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Critics of solitary confinement buoyed as Obama embraces cause

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WASHINGTON » Before he was exonerated of murder and released in 2010, Anthony Graves spent 18 years locked up in a Texas prison, 16 of them all alone in a tiny cell.

Actually, he does not count it that way. He counts his time in solitary confinement as “60 square feet, 24 hours a day, 6,640 days.” The purpose, Graves came to conclude, was simple. “It is designed to break a man’s will to live,” he said in an interview.

An estimated 75,000 state and federal prisoners are held in solitary confinement in the United States, and for the first time in generations U.S. leaders are rethinking the practice. President Barack Obama last week ordered a Justice Department review of solitary confinement while Congress and more than a dozen states consider limits on it. Justice Anthony M. Kennedy, in a Supreme Court ruling last month, all but invited a constitutional challenge.

“Do we really think it makes sense to lock so many people alone in tiny cells for 23 hours a day, sometimes for months or even years at a time?” Obama asked in a speech at a convention of the NAACP in Philadelphia, where he called for an overhaul of the criminal justice system. “That is not going to make us safer. That’s not going to make us stronger. And if those individuals are ultimately released, how are they ever going to adapt? It’s not smart.”

While other changes to the justice system would require Congress to act, this is one area where the president has at least some latitude, although it is uncertain how much. Either way, it could be a test of his drive in his final 18 months in office to remake America’s prisons. In his NAACP speech and during a visit to a federal prison, the first by a sitting president, Obama expressed a concern for the lives of prisoners that few if any of his predecessors have shown.

“No president has ever suggested that there’s anything problematic about solitary confinement, that we should be studying it or that it’s overused,” said Margaret Winter, associate director of the American Civil Liberties Union’s National Prison Project. “I feel like that has got to be some sort of a tipping point.”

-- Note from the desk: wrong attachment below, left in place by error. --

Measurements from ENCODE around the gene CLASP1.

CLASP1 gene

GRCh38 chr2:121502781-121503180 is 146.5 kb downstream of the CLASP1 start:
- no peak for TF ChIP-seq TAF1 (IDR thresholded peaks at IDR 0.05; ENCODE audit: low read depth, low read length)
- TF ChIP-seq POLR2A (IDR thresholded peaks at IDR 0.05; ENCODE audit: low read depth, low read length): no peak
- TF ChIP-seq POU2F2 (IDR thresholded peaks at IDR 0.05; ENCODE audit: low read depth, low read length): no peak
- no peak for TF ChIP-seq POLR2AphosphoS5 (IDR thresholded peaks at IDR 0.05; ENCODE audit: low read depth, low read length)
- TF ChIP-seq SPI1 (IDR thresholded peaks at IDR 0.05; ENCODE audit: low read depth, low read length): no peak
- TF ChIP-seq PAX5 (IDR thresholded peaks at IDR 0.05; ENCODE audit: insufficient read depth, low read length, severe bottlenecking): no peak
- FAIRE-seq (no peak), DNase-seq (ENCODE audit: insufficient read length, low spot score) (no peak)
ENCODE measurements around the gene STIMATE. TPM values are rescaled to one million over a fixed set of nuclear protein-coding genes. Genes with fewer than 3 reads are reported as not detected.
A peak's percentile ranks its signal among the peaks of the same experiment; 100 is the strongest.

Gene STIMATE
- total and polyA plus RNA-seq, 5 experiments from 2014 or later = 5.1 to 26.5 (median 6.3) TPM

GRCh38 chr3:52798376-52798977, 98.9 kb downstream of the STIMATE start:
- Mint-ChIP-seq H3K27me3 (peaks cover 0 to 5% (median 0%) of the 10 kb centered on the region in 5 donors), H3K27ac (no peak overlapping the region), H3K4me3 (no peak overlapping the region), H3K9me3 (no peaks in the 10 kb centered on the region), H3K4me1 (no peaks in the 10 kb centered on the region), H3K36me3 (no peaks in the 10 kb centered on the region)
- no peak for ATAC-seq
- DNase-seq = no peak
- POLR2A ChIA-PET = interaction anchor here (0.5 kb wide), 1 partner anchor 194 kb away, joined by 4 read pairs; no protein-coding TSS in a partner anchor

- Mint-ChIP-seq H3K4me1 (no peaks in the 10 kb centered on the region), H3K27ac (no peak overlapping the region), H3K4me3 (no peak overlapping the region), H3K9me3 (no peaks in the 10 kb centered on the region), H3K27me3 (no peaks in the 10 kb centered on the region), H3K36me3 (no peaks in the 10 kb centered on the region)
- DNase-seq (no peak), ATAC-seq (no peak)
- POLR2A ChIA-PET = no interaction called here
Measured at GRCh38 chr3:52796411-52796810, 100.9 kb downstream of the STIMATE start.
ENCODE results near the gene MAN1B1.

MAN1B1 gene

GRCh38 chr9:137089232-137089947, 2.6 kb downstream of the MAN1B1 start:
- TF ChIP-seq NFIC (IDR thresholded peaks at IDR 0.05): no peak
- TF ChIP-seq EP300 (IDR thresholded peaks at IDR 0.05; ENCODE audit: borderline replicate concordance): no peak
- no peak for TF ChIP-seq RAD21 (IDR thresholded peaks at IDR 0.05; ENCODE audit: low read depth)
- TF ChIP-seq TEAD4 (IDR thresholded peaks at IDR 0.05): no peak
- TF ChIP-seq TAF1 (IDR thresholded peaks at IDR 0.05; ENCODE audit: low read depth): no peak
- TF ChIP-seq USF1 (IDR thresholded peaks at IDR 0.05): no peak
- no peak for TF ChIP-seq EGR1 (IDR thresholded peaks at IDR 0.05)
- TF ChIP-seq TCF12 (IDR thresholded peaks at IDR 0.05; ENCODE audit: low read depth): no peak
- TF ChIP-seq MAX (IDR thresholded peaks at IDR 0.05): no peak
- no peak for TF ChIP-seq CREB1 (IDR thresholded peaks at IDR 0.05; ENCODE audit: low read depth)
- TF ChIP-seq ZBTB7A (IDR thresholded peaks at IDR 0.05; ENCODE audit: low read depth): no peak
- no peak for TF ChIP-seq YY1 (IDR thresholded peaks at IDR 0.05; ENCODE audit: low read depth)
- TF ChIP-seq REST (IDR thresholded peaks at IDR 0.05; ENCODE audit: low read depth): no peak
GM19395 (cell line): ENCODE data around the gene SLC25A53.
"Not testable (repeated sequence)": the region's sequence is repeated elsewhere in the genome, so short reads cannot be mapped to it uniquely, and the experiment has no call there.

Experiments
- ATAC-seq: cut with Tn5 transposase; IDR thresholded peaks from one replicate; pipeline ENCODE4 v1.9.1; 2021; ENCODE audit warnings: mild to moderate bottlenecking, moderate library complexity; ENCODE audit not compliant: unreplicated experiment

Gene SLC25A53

The Rev. Ron Stief, executive director of the National Religious Campaign Against Torture, called the moment “a game changer.” He said: “We’ve been saying for decades, ‘It’s time,’ and it really feels now like it is time. The silence has been broken.”

Studies have found that solitary confinement exacerbates mental illness and that even stable people held in isolation report experiencing psychiatric symptoms, including anxiety, depression, anger, self-cutting or other acts of self-harm or compulsive actions like pacing or cleaning a cell over and over.

“When they get out, they are broken,” said Dr. Terry Kupers, a psychiatrist in California who consults on prison conditions and mental health programs. “This is permanent damage.”

Cornell William Brooks, the president of the NAACP, said prolonged solitary confinement amounted to torture.

“Putting someone in solitary confinement does horrible things to a person’s personality, their psyche, their character,” he said. “It might be said that condemning a person to solitary confinement treats a person as an animal. And so that they emerge from such treatment exhibiting animalistic behavior can’t be surprising.”

Many corrections officials, even those who believe that solitary confinement is overused, caution that in some situations, it may be unavoidable.

“If someone has committed a violent assault, whether it be a staff member or another inmate, until you can somehow solve that problem, that person is going to need to be isolated,” said Rick Raemisch, executive director of Colorado’s corrections department. He pointed to an inmate who said he would kill someone if he were allowed out of solitary, a threat mental health professionals considered credible.

Raemisch has worked to substantially reduce the use of solitary confinement in Colorado but said groups that opposed it altogether should help develop other ways to handle inmates who pose a danger of violence.

“There are those that say this is bad,” he said, “but when you look around for an alternative, people have left the room.”

Solitary confinement has been widespread since the 1980s, when many states built super-maximum security prisons. They were intended to hold the most dangerous criminals, but corrections departments, dealing with gang violence and crowding worsened by stiffer sentences, began removing an increasing number of inmates from the general population, including some who did not pose a serious threat.

They sent them to isolation units where prisoners in most cases spent 23 hours or more a day in their cells, often without visiting privileges or access to rehabilitation programs. The solitary confinement unit at Pelican Bay State Prison in California, where some inmates have been kept for more than 20 years, was specially designed to minimize human interaction.

Obama can exert little control over state prison systems, but he hopes that any changes he makes in the federal system will prod states to follow suit.

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